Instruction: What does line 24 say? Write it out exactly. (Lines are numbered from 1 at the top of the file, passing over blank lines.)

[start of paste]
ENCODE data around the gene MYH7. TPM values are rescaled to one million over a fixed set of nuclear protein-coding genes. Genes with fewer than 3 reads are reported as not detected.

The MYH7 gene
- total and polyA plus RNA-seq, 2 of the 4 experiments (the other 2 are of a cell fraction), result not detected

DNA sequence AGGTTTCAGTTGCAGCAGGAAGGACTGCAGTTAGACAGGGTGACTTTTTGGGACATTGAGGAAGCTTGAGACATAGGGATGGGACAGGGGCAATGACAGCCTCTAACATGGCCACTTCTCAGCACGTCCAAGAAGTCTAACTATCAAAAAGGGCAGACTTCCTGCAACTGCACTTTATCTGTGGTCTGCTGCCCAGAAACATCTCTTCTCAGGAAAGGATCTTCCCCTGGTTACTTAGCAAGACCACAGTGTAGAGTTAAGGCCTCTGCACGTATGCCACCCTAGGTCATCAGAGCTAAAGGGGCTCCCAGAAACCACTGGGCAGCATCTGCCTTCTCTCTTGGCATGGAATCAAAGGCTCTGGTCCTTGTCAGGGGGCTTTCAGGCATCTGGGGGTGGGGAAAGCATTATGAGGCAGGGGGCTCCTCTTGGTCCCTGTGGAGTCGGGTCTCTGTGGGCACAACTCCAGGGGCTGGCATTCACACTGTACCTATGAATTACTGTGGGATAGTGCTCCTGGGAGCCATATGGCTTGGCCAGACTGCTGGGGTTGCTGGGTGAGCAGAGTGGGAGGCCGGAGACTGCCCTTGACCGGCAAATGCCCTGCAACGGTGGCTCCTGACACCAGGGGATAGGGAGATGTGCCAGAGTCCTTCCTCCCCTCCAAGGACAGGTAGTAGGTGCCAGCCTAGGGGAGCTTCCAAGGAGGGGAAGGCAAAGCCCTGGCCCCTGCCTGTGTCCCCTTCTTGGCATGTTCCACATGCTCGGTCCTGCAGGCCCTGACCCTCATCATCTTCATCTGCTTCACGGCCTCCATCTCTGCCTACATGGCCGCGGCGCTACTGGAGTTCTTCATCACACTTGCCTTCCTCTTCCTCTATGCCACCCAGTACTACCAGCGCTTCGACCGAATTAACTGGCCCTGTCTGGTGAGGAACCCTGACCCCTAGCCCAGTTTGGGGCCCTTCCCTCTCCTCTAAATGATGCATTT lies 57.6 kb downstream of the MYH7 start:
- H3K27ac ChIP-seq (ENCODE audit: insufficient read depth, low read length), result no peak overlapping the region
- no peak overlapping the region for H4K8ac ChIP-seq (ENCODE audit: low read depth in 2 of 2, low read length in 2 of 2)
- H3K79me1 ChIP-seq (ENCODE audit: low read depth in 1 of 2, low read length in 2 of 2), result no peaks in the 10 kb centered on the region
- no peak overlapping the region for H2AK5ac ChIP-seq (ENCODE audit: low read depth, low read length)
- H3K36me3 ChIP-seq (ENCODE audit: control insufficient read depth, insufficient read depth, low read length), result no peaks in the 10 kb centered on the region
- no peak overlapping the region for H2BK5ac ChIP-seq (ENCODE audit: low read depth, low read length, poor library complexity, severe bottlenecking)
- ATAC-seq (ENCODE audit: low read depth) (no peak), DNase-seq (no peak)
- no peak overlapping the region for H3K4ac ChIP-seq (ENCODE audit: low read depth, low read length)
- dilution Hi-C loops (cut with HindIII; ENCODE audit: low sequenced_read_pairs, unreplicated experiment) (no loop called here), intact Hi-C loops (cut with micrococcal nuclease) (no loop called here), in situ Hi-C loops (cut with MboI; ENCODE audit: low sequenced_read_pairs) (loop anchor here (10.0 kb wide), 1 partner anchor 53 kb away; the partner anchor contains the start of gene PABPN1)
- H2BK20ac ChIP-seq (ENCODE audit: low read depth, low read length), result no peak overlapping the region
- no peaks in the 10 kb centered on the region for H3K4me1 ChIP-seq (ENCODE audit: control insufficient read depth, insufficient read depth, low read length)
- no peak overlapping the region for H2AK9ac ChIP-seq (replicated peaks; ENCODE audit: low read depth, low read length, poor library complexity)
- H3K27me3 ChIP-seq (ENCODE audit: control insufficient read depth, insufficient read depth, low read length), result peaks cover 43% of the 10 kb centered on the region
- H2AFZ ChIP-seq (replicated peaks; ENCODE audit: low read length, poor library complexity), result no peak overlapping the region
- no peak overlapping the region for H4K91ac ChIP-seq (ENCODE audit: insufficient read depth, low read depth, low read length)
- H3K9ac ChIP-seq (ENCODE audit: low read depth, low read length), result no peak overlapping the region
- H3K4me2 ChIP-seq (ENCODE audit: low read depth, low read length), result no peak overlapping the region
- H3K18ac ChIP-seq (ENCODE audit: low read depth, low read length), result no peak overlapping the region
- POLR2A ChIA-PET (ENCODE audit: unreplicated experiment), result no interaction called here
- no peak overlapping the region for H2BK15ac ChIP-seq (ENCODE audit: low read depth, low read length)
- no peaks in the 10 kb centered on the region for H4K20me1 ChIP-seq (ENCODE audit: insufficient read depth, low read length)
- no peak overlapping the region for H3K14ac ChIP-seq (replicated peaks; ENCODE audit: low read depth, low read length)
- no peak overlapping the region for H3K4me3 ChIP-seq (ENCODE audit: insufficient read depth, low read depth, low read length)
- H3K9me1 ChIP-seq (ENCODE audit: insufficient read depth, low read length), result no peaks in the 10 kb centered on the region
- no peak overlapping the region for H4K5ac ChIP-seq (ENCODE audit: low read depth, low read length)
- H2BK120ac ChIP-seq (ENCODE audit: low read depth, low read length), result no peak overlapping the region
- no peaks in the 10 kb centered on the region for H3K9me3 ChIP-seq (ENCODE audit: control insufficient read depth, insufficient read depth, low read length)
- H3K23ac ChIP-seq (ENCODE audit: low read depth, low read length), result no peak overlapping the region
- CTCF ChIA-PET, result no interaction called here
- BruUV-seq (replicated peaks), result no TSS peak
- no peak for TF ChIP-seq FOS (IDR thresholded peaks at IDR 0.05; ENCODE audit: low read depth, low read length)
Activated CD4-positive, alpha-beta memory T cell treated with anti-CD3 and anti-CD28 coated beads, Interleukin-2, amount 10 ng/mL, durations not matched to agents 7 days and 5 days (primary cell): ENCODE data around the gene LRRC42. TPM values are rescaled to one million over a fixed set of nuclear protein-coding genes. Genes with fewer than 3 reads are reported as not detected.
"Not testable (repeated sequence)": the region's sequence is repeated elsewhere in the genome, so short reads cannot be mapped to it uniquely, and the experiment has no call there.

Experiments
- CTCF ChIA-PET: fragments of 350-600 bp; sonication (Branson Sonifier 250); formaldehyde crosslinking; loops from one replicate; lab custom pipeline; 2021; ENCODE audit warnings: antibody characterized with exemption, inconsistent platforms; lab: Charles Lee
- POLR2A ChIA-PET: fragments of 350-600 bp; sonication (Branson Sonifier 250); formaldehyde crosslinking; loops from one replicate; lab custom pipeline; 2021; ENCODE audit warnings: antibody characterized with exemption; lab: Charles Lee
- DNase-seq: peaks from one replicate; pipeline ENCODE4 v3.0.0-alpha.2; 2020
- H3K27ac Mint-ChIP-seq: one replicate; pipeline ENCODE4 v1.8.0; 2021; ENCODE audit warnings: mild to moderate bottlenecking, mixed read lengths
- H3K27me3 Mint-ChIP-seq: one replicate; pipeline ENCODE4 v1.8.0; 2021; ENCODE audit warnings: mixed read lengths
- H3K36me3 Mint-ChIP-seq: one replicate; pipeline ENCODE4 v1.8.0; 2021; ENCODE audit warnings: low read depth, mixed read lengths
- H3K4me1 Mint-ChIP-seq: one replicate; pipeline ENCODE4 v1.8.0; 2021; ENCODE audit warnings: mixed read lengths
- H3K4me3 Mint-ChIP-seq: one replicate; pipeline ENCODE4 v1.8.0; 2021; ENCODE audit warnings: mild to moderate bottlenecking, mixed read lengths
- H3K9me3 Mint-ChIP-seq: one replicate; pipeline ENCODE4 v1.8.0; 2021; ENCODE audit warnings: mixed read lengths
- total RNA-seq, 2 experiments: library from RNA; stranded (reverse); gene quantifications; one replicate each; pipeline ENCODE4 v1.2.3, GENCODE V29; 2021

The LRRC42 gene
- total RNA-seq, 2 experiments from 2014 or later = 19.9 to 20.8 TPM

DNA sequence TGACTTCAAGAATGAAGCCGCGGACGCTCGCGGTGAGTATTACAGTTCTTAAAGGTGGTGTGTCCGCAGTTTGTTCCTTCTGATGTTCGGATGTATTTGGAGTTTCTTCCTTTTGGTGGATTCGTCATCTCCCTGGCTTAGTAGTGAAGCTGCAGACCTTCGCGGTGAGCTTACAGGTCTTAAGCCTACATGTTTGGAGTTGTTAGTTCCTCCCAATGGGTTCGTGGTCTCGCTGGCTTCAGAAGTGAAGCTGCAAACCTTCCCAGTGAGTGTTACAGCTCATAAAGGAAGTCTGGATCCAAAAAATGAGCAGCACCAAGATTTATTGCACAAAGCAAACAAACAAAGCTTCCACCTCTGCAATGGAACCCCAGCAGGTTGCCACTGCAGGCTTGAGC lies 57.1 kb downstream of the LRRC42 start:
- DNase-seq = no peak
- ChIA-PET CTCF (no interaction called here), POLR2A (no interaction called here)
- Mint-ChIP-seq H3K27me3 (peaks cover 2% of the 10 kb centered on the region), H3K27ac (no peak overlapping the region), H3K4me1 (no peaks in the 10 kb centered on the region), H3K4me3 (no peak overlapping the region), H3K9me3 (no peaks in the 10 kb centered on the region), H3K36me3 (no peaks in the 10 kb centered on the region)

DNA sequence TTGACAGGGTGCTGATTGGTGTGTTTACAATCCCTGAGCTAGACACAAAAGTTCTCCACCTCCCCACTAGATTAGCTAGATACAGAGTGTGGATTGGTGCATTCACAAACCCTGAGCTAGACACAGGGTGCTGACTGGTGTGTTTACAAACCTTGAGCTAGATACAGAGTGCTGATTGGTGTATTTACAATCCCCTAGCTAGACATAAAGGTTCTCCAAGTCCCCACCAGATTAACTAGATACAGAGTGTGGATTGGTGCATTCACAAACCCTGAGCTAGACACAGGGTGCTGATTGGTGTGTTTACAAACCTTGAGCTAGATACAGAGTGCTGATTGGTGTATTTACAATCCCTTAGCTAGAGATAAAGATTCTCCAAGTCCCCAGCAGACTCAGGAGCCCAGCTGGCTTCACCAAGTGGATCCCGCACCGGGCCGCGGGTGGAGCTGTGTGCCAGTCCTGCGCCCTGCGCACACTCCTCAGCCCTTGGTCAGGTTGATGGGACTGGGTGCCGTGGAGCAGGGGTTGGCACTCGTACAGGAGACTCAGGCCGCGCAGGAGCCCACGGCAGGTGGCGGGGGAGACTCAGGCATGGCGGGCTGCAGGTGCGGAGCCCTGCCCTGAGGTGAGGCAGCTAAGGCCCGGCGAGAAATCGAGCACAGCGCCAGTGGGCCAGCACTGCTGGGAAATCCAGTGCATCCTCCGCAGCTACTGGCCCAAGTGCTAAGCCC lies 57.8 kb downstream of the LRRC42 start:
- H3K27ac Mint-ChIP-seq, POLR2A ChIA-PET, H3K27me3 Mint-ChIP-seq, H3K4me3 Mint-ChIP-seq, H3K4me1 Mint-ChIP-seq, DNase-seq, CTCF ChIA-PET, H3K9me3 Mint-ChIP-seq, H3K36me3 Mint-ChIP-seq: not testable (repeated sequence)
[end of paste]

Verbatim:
- no peak overlapping the region for H2BK15ac ChIP-seq (ENCODE audit: low read depth, low read length)